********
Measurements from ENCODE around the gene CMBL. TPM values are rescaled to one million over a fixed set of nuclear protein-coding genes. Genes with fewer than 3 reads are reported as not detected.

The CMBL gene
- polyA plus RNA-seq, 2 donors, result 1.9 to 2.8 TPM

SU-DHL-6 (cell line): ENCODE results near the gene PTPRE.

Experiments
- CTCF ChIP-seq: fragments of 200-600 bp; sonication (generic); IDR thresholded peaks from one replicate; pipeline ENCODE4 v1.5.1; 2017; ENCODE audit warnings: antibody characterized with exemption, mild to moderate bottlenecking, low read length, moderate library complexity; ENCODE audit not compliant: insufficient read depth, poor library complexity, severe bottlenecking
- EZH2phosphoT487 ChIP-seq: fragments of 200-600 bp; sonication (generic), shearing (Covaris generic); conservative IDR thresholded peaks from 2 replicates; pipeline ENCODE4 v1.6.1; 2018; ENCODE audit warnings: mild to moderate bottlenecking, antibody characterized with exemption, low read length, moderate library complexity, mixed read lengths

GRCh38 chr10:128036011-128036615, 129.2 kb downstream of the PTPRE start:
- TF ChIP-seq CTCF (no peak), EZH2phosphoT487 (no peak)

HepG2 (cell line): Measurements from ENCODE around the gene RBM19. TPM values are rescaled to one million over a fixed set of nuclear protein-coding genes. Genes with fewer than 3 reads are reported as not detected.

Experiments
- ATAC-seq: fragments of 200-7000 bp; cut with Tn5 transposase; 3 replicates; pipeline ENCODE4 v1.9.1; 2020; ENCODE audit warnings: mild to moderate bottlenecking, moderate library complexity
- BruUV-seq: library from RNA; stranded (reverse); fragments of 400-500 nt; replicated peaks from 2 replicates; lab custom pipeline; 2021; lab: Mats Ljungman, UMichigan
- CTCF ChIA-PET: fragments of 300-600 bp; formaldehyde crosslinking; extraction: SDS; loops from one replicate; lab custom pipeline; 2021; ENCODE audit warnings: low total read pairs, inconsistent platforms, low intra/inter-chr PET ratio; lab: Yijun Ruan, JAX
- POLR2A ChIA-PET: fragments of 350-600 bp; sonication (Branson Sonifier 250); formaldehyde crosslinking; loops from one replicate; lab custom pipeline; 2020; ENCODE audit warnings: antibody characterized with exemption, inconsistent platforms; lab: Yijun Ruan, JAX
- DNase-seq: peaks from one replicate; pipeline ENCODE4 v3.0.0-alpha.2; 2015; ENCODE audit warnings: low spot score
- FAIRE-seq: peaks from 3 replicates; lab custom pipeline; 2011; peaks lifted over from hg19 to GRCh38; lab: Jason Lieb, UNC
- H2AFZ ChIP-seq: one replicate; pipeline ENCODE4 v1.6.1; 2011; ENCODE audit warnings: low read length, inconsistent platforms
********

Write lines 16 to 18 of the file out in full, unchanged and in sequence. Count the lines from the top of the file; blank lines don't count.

- DNase-seq: peaks from one replicate; pipeline ENCODE4 v3.0.0-alpha.2; 2015; ENCODE audit warnings: low spot score
- FAIRE-seq: peaks from 3 replicates; lab custom pipeline; 2011; peaks lifted over from hg19 to GRCh38; lab: Jason Lieb, UNC
- H2AFZ ChIP-seq: one replicate; pipeline ENCODE4 v1.6.1; 2011; ENCODE audit warnings: low read length, inconsistent platforms